Writing stamina often suffers in elementary grade levels. Why?
Well, writing is very difficult for children because it’s very difficult for humans. How many adults do you know who regularly sit down and write anything by hand that is longer than a grocery list? And asking someone for a letter of recommendation? Forget it.
This means that teachers need to employ constant innovation in their approach to elementary writing activities.
Here are several ideas that you can use, both during and after the writing is done, that will make kids excited about the finished product… and ready to do it again!
Teachers need to write along with their students. Share your own struggles as a writer (and you must consider yourself a writer!). Verbalize your inner thoughts as you draft, revise, and edit. Let your students see and hear you work on your own writing.
Once they see you as a writer going through the writing process – working alongside them on their journey – they'll follow you and find their own motivation to keep on writing and improving!
Challenging them to improve the teacher's work is also a good motivator.
Writing to a real person
Set up a prompt for students to write a letter or opinion piece to the principal, a local athlete, or a classmate… even an imaginary pen pal from another country.
Having an “audience” helps them focus and can turn the conversation that they would have with another person into an easier writing task.
Allow the children to illustrate their writing. Drawing is very compelling to children, and although the assignment should not be focused primarily on the illustration, it does keep them more engaged.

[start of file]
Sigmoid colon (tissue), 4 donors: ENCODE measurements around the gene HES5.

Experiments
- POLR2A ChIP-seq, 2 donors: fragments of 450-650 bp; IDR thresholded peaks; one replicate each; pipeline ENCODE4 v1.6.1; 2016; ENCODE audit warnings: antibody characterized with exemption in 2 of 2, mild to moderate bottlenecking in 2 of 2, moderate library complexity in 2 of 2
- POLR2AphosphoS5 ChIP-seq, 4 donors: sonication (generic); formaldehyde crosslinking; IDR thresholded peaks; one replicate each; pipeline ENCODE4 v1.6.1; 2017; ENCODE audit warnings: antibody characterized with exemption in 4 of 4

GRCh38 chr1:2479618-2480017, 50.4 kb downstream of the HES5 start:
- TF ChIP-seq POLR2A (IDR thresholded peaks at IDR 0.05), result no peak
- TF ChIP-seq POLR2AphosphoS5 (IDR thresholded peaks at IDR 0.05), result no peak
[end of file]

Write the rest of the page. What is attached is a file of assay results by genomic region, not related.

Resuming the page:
Kids like playing “teacher” and correcting assignments, so turn this to your advantage by having the children correct writing samples in class.
- Explain your standards up front about how to score a piece of writing
- Use your document camera to project different writing samples on the screen
- Discuss what’s good and what needs improvement in those samples
This is a tremendous technique for getting them to apply proper writing skills to their own work. I provide a lot more information on how to do it on this page.
Think about different ways the children can present their writing rather than simply handing it in and having it corrected and handed back:
- Reading portions aloud, adding voice to characters
- A short play with a partner
- A question-and-answer session on their nonfiction topic
Writing stamina matters – a lot!
Writing is SO important. It can be challenging to get the necessary effort, though… the kind of effort that will be needed at testing time. Try these tips to remove some pain and add some fun and motivation!